If you’re one metre away from a fire enjoying the smell of a barbecuing burger, a bear two kilometers away will be enjoying the same thing - and may well be on its way to the party!
If you plan to cook food in bear country it’s suggested that you do so a minimum of 100 yards from camp and that you store food in a cache that’s unreachable by bears (5). You can do this by stringing it up between two trees. Alternatively, store food in a bear-proof locker. Your garbage should also go in bear-proof cans (6) so they can’t smell it and home in.
Watch your pets!
Dogs are a man’s best friend, aren’t they?
Not when it comes to bears. “It’s best to leave your dog at home or keep it on a leash,” is the understated advice on the Alaska Department of Natural Resources website.
Want to know why?
Curious dogs seek out bears, disturb them and then run back to you - and hide behind you - if the bears chase them.
How to Survive a Bear Attack or Encounter
All your precautions have come to naught and a bear attack looks imminent. What should you do?
Let’s start with the things you shouldn’t do.
It’s an evolutionary response, I understand that, but it’ll only make things worse. You can’t outrun a bear. Usain Bolt couldn’t outrun a bear. If you do run you risk triggering an instinct to chase in a predatory species, which you obviously don’t want to do (7).
Don’t climb a tree!
A bear is charging at you and you realise you can’t outrun it. Ah, there’s a tree!
Again, instinct betrays you. Black bears are so adept at climbing they will fly up trees themselves if scared and can be more aggressive in the heights (8). Grizzlies can also climb, albeit less enthusiastically.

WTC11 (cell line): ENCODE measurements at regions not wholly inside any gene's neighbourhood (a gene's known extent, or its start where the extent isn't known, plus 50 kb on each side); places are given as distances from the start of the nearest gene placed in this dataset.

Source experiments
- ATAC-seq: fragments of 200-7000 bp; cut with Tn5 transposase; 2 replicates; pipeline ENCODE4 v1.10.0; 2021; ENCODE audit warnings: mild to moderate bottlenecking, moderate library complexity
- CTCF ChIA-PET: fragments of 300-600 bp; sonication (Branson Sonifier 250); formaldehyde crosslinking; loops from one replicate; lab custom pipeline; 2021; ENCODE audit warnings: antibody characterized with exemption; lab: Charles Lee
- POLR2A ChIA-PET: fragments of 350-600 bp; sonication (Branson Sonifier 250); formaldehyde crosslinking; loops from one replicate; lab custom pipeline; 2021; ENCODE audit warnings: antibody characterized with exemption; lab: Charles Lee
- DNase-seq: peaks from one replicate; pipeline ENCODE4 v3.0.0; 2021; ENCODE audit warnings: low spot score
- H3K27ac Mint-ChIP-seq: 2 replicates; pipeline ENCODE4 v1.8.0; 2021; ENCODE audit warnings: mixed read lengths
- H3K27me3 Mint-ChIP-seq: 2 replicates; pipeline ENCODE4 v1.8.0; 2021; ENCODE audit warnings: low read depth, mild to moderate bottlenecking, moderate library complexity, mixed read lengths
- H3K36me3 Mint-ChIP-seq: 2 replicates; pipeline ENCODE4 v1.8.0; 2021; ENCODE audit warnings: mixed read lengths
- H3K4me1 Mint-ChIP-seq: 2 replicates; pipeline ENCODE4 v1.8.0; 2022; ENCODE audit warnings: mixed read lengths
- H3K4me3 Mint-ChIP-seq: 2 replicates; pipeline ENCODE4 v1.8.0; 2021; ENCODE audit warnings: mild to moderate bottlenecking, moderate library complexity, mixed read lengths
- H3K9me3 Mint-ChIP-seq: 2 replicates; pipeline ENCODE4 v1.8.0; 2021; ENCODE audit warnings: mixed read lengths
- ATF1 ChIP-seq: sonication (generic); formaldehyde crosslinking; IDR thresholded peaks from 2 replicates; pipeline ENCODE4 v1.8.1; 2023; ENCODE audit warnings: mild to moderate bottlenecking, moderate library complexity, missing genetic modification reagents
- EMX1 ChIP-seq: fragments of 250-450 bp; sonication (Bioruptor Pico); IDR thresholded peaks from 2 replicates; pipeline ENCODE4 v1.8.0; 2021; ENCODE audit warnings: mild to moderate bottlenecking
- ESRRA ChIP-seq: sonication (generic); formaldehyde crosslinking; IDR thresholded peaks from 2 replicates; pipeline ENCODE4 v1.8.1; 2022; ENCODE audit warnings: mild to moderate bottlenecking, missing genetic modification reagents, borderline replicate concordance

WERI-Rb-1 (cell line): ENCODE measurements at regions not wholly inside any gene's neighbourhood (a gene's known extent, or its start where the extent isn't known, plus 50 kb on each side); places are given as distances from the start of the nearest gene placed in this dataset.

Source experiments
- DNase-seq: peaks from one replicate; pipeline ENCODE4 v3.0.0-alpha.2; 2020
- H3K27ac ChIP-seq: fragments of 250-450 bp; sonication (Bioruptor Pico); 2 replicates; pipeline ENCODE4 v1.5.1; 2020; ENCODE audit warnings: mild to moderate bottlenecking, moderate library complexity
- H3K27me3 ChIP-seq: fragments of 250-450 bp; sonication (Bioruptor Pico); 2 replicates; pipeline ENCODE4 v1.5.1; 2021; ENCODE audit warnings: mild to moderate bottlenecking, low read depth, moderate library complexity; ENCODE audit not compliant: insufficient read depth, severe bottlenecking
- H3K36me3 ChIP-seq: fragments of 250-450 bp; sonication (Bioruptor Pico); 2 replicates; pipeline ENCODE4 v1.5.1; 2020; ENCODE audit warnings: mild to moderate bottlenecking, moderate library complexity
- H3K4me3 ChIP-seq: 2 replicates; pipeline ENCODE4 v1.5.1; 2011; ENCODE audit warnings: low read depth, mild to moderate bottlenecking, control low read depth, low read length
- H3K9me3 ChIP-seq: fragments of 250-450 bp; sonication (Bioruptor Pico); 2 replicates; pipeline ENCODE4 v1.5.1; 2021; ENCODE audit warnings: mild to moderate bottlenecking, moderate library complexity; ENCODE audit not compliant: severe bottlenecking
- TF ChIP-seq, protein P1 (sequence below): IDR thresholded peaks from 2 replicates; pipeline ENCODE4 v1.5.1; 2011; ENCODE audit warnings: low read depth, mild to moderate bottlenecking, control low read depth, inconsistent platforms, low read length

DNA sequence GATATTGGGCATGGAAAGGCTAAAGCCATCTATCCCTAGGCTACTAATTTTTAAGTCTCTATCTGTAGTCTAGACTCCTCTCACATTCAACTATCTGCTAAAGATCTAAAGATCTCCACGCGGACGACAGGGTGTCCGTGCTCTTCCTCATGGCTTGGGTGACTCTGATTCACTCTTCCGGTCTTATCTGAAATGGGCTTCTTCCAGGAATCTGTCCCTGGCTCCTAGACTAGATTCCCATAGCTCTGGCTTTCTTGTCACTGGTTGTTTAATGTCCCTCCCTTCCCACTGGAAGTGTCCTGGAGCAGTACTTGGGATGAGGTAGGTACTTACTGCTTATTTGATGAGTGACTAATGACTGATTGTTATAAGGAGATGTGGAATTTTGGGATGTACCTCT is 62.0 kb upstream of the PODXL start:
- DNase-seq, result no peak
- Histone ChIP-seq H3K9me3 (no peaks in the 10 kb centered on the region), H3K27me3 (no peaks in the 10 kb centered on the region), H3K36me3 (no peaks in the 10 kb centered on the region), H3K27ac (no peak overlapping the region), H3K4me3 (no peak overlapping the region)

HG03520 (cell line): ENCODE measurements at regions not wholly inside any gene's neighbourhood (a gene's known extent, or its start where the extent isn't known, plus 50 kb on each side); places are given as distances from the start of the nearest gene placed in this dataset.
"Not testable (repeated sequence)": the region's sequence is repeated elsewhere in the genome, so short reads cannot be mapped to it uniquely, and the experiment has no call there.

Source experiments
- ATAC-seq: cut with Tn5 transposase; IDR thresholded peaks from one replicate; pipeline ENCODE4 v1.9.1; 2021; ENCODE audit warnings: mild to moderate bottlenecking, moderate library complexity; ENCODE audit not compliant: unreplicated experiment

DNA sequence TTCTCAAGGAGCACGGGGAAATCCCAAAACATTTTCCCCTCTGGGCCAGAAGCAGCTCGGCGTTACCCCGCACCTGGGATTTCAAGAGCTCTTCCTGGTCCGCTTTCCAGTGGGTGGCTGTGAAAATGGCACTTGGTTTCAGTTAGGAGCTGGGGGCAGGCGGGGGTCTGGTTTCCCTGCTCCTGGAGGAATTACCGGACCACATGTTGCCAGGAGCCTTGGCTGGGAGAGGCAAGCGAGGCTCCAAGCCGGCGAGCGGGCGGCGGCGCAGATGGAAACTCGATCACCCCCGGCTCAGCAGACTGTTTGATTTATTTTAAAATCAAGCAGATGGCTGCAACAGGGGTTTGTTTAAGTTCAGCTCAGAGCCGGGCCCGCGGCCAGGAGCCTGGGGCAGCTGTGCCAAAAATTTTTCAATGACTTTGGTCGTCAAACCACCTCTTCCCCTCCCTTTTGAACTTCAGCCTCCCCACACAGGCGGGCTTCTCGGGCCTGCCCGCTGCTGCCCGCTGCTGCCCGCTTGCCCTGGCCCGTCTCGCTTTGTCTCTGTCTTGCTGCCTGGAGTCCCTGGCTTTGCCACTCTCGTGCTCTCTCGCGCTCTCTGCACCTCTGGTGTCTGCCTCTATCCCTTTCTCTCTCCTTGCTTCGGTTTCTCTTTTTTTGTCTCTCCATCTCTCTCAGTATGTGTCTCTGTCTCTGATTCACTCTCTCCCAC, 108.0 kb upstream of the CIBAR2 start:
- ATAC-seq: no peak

Basically, unless a tree is right beside you and you’re confident you can get 30 feet up it extremely quickly this is a bad tactic (9).
What should I do then?
How to react to an encounter with a bear depends on what kind of bear it is. Since polar bear encounters are limited to icy, coastal areas, we’ll focus on the types of bears you’re most likely to encounter on the trail.
Brown (Grizzly) Bears
How to Recognise Them
Brown bears are large (usually over 6 feet tall) and have a distinctive hump in the shoulder area. Their colour can be an unreliable guide (they can have dark fur and black bears can have brown fur) so look for the hump and long claws to mark them apart from black bears, which are usually smaller, too (10)
If You Spot One
Reach for your bear spray. You’ll want it to hand in case the bear attacks. USparks.com suggest that if you “give the bear plenty of room” it may simply ignore you. If the bear alters its behaviour “you're too close so back away.”